The Man in the High Castle
Author: Philip K. Dick
Last Read: February 2017
Quick Summary: As a long time sci-fi fan (and Philip K. Dick fan), I was disappointed that I never read The Man in the High Castle. Once I saw it was being made into a mini-series, I was motivated to finally read it.
The Man in the High Castle is a short novel set in an alternate universe. The notable difference between the book's universe and our own is that the Axis won WWII. The United States is split between Japan and Germany. The book takes place in Japanese-occupied San Francisco and follows multiple Japanese, American, and German characters. The characters are interrelated, if only through chance meetings, and they provide different views into the culture and challenges of this alternative world.
If you're looking for a complete story with a nice ending, The Man in the High Castle is not for you. The book offers no resolution, it is simply a glimpse into an alternative reality and a study of the characters who live there.
Overall I enjoyed reading the book - it was an excellent pre-bed reading option.
Yes, these new young people, of the rising generation, who did not remember the days before the war or even the war itself—they were the hope of the world. Place difference did not have the significance for them. It will end, Childan thought. Someday. The very idea of place. Not governed and governing, but people. --loc 92
‘What profit it a man if he gain the whole world but in this enterprise lose his soul?’” --loc 170
Random, and yet rooted in the moment in which he lived, in which his life was bound up with all other lives and particles in the universe. --loc 190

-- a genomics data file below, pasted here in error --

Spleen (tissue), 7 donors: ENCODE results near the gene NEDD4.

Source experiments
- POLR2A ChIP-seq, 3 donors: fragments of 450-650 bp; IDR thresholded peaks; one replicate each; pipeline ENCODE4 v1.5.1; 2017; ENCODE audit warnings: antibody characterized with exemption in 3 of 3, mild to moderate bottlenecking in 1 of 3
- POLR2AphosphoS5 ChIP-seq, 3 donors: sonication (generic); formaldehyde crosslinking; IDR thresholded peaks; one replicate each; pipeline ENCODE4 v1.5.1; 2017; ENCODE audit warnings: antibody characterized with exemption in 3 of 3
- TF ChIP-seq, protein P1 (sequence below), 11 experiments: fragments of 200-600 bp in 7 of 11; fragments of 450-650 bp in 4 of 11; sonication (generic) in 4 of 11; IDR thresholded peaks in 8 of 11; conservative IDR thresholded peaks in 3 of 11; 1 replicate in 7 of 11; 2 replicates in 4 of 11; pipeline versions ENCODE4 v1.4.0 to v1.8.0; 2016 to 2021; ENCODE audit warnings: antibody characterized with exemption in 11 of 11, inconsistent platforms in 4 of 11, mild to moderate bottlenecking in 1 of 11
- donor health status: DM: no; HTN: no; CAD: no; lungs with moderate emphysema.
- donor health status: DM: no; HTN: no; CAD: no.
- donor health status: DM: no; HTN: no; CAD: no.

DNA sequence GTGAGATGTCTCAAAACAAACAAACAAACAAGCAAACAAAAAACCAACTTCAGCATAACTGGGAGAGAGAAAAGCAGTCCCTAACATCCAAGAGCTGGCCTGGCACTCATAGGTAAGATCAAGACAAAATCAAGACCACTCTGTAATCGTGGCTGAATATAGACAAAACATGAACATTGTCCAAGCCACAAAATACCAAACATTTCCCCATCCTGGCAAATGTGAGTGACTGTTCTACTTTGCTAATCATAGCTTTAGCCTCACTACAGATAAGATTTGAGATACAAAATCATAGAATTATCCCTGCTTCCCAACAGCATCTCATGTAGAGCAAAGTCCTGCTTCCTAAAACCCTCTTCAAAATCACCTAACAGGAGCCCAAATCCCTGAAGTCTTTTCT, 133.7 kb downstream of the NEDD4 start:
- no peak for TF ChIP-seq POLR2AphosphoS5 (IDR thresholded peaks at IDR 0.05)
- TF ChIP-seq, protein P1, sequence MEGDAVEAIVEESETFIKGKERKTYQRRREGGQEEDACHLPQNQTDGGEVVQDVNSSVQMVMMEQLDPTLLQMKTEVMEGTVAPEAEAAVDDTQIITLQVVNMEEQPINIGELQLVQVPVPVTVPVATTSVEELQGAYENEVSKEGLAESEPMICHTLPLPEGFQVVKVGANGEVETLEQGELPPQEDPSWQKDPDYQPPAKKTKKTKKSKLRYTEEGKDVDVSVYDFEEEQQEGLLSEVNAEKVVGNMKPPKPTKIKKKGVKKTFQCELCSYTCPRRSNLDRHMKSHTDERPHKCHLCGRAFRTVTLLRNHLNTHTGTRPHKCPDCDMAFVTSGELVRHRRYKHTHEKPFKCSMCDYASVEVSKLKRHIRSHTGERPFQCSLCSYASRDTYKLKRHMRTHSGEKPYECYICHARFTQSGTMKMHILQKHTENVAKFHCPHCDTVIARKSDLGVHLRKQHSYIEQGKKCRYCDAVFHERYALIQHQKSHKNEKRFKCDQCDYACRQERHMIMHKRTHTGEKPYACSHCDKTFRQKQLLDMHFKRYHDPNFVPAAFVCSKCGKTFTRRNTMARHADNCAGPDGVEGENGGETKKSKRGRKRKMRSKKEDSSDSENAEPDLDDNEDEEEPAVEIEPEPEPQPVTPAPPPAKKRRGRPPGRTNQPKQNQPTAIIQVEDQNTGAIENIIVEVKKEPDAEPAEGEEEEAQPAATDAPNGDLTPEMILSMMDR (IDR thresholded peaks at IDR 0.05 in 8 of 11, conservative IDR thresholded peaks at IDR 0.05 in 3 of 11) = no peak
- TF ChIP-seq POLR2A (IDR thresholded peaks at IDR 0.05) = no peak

Tagomi had never ridden on such a ship; when he met Mr. Baynes he would have to take care to appear blasé, no matter how large the rocket turned out to be. Now to practice. He stood in front of the mirror on the office wall, creating a face of composure, mildly bored, inspecting his own cold features for any giveaway. Yes, they are very noisy, Mr. Baynes, sir. One cannot read. But then the flight from Stockholm to San Francisco is only forty-five minutes. --loc 225
“You never know what they’re going to do,” Juliana said. “They hide their real thoughts.” --loc 438
Watching him, Juliana thought, It’s idealism that makes him that bitter. Asking too much out of life. Always moving on, restless and griped. I’m the same way; I couldn’t stay on the West Coast and eventually I won’t be able to stand it here. Weren’t the old-timers like that? But, she thought, now the frontier isn’t here; it’s the other planets. --loc 492
Perhaps if you know you are insane then you are not insane. Or you are becoming sane, finally. Waking up. I suppose only a few are aware of all this. Isolated persons here and there. But the broad masses . . . what do they think? All these hundreds of thousands in this city, here. Do they imagine that they live in a sane world? Or do they guess, glimpse, the truth . . . --loc 572